DIY Web Animations: Promises + rAF + Transitions

The Web Animations API is great. Except that support is mediocre at best. I keep finding myself re-creating them using Promises, rAF and CSS Transitions, which turned out to be pretty ergonomic.

Web Animations

With Web Animations, you can grab any element and have it play entire sequences of animations:

element.animate([
  {transform: 'translateX(0px)', backgroundColor: 'red'},
  {transform: 'translateX(100px)', backgroundColor: 'blue'},
  {transform: 'translateX(50px)', backgroundColor: 'green'},
  {transform: 'translateX(0px)', backgroundColor: 'red'},
  //...
], {
    duration: 3000,
    iterations: 3,
    delay: 0
}).finish.then(_ => console.log('I’m done animating!'));

Pretty nice, right? And this is only the tip of the iceberg when it comes to Web Animations. The spec has many more features like composited animations, working with multiple timelines and an event infrastructure. If you want to know more, take a look at the Web Animations spec. But alas, as of now only Firefox and Chrome have support – and that’s partial support. So slim pickens if you would like to use this in production.

DIY

For daily life, however, all I really want is something like the code snippet above: A declarative way of defining sequences of animations. To get that I could just use the Web Animations Polyfill, but that contains way more capabilities (and therefore code) than what I actually need.

Object.assign(element.style,
  {
    transition: 'transform 1s, background-color 1s',
    backgroundColor: 'red',
    transform: 'translateX(0px)',
  }
);

requestAnimationFramePromise()
  .then(_ => animate(element,
    {transform: 'translateX(100px)', backgroundColor: 'blue'}))
  .then(_ => animate(element,
    {transform: 'translateX(50px)', backgroundColor: 'green'}))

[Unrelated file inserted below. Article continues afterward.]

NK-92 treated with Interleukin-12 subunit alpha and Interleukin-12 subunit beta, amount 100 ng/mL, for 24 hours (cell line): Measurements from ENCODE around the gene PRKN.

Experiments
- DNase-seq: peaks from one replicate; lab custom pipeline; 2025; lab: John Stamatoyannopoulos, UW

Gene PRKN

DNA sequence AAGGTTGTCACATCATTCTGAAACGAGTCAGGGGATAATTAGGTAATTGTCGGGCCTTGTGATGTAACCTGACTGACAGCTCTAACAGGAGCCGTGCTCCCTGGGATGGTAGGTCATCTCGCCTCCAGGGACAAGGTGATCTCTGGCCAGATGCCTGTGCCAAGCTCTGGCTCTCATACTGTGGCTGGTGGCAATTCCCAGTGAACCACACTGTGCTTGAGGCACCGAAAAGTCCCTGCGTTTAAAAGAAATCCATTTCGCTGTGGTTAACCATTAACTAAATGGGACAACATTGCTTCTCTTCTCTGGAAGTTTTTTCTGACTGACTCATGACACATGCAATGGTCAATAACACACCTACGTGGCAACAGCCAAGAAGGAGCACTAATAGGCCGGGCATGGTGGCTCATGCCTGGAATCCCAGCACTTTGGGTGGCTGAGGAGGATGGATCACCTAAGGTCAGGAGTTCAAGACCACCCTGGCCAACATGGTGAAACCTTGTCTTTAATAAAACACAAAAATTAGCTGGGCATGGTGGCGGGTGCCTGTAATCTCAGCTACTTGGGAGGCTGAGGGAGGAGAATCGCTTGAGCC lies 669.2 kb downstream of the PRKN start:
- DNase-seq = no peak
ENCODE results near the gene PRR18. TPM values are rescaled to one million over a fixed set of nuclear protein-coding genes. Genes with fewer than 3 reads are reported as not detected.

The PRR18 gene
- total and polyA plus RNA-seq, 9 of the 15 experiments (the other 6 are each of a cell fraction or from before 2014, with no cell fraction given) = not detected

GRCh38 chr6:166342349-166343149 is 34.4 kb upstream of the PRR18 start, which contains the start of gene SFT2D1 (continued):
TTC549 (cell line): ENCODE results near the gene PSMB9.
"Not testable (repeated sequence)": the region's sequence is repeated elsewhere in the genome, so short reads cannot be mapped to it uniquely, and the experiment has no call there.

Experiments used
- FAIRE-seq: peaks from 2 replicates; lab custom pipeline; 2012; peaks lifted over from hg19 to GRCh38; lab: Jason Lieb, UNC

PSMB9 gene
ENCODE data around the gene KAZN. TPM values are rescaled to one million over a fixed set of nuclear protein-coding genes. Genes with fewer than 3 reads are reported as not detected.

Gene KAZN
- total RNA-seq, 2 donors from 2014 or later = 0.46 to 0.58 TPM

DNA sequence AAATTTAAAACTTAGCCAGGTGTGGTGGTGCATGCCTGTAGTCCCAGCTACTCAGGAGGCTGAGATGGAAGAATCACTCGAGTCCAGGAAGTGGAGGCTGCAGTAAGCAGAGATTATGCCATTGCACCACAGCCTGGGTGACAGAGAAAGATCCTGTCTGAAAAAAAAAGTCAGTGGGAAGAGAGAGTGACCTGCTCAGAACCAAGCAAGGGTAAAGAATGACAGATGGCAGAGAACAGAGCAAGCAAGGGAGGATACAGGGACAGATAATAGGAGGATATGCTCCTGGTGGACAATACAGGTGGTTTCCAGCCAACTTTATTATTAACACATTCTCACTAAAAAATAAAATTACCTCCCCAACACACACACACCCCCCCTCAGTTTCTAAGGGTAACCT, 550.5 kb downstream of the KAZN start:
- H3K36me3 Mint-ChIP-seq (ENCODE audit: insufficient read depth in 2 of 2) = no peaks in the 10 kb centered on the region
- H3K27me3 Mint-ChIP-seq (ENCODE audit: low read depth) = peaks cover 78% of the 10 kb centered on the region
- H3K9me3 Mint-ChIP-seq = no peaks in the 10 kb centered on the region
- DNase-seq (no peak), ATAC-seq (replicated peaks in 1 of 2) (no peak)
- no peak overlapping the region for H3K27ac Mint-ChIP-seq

.then(_ => animate(element,
    {transform: 'translateX(0px)', backgroundColor: 'red'}))
  .then(_ => console.log('I’m done animating!'));

Not as nice, but works in all browsers and certainly “good enough”, don’t you think? The weirdest thing is probably that you have to define the first keyframe somewhat differently to the rest of the keyframes. If you dare to transpile ES2017 async/await, you’ll have even less indentation to deal with.

So how did I implement this? If you talk about chains in JavaScript, you inevitably end up with Promises. Hence why I am wrapping requestAnimationFrame and CSS Transitions in them. Maybe somewhat surprisingly, that’s all you gonna need.

Wrapping CSS Transitions

CSS Transitions emit an transitionend event whenever when an element is done with the animation.

function transitionEndPromise(element) {
  return new Promise(resolve => {
    element.addEventListener('transitionend', function f() {
      element.removeEventListener('transitionend', f);
      resolve();
    });
  });
}

I am of course good citizens and un-register our listeners after use to not leak memory! With this I can wait on an animation to finish using promises instead of callbacks.

Wrapping rAF

Our wrapper around requestAnimationFrame is even shorter:

function requestAnimationFramePromise() {
  return new Promise(resolve => requestAnimationFrame(resolve));
}

With this I can wait on the next frame using promises instead of callbacks.

My own animate()

Now I have my primitives that I can combine into my own version of element.animate().

function animate(element, stylz) {
  Object.assign(element.style, stylz);
  return transitionEndPromise(element)
    .then(_ => requestAnimationFramePromise());
}

And that’s it! That’s all that’s going on behind the scenes to make my code snippet above work. I think this extremely lightweight abstraction yields a lot of developer convenience when working with animations and transitions. Don’t forget that all the tooling around Promises like Promise.all() is available to you to do things like running multiple animations in parallel. The concept can easily be applied to all other kinds of event-emiting constructs in the JavaScript ecosystem, as well.

Trip wires

Apparently, I needed to be reminded that events bubble. Come on, Surma!

This means that if you use this technique on two elements while one element is an ancestor of the other, the transitionend event from the successor will make the animation chain of predecessor advance forward. Luckily, this can easily be accommodated for by checking event.target like this:

function transitionEndPromise(element) {
  return new Promise(resolve => {
    element.addEventListener('transitionend', function f(event) {
      if (event.target !== element) return;
      element.removeEventListener('transitionend', f);
      resolve();
    });
  });
}